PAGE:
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The Officials’ View

Without officials we don’t have a game. This section is dedicated to their take on the game and some of the controversies that surround it.



Clattenburg Affair a Sad Comment on Today’s Footballing Culture

Written by on November 29, 2012 | 4 Comments »
Posted in Chelsea, The Officials' View

So it has come to this.

To recap:  A month ago,  Chelsea football club (already under heavy fire for racial comments made by their players in past days) request an investigation into alleged racial comments made to their players by a respected premier league official during a match.

Far from keeping the request under wraps, though, Chelsea officials (including their communications director and then-manager Roberto Di Matteo) engage in vague discussion about the allegations in subsequent interviews.  They then release an unnecessary and inflamatory statement which could serve only to direct public attention to the unproven allegations. 

Out of “respect for the process” (their words) they did not provide any details, but it cannot help but be noticed that they made sure they had communications staff available to deflect the questions thus arising, nor that those staff members would not normally be part of a manager’s post match interview.  Given the circumstances, such an action is tantamount to poking a hornet’s nest and running.

While the exact nature of the allegations have not been made public, what is known is that certain players advised the club that they believed referee Mark Clattenburg had directed ‘racial language’ at John Obi Mikel during the October 28th match between Chelsea and Manchester United at Stamford Bridge.

The FA duly investigated (in a manner that was compromised by the statements & actions of Chelsea), and last week issued a verdict of “no case to answer” (link) against Clattenburg.  In effect, then, the FA found that there were no grounds whatsoever for the complaint and no proof that the incident described occurred.

For his part, Obi Mikel has given evidence that he did not hear the comment but was advised of it by another player (Ramires).  Ramires has stated that he was seeking “confirmation” of what he believed he heard Clattenburg say rather than advising Mikel of the statement.  Given that Mikel was talking to Clattenburg when the alleged incident occurred and was much closer to the referee than Ramires, both claims strain credulity.  It cannot escape notice that both players appear to have backed away from their initial more incendiary claims and positions.  Rats do tend to flee a burning ship, of course.

The FA has unsurprisingly taken as neutral a stance as possible on this.  Clearly it does not want to be seen to castigate teams for making a claim, nor to discourage those who may have a legitimate claim from coming forward.  Nonetheless, the FA have charged Obi Mikel with misconduct relating to his reaction and behavior toward match officials at the end of the fixture.  They have thus far stopped short of suggesting Obi Mikel or Ramires lied about the incident.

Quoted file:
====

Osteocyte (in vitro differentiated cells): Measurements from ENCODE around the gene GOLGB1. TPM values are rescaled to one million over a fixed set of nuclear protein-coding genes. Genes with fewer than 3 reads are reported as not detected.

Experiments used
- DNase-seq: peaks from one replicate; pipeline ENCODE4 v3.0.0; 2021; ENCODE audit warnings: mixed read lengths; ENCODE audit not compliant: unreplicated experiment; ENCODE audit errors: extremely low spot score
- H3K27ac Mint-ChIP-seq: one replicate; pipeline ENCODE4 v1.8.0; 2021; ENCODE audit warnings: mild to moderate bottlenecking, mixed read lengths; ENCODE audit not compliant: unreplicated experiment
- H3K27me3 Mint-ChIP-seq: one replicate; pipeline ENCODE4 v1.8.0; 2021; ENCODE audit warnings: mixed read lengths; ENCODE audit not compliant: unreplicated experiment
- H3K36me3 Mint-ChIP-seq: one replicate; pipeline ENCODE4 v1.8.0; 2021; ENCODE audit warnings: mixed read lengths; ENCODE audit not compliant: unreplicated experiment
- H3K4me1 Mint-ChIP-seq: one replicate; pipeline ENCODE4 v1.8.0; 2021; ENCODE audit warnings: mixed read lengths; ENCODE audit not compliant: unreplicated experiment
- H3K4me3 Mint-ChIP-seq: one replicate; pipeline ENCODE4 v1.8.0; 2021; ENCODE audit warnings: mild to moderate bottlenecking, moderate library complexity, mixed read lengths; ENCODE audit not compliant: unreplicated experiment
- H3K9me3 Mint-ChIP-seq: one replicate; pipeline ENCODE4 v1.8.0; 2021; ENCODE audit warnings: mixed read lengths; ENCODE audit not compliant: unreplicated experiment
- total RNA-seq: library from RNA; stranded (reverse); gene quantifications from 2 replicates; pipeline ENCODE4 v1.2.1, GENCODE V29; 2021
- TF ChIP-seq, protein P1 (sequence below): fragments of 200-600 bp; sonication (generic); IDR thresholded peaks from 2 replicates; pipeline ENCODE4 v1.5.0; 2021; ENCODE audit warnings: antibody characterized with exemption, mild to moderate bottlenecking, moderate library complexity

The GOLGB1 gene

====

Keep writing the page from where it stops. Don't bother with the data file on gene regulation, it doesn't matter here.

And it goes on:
On November 28th Chelsea  issued a carefully worded statement claiming that they “regret” not having given more consideration before issuing their statement; that they ‘regret’ the intense media scrutiny on Clattenburg and family; and that they would have “no issue” with Clattenburg being appointed to officiate Chelsea games in future.  They also, graciously, claimed that they felt honor-bound to refer what they believed to be “good faith” allegations to the FA under rules in effect.

With all due respect to the FA’s need to remain impartial, their actions are not nearly strong enough.  As a member of PGMOL, Clattenburg cannot reasonably employ the normal legal channels an ordinary citizen might to respond to slander or libel.  As such, the FA has a responsibility to address these matters on his behalf.

Players (and a prominent club) have made strong allegations against a match official.  Those allegations carry consequences for the official, including the possibility of ending his career.  Clattenburg has already missed four weekends of PL work and has had his name unfairly and unreasonably dragged through the mud.  Even after being cleared, he will always be subject to suspicion in the minds of some (not just Chelsea fans).  It will be interesting to see how his PL and international appointments may be affected in the future, though of course if he is overlooked this will never come with an explanatory note referring to the Chelsea-inspired firestorm.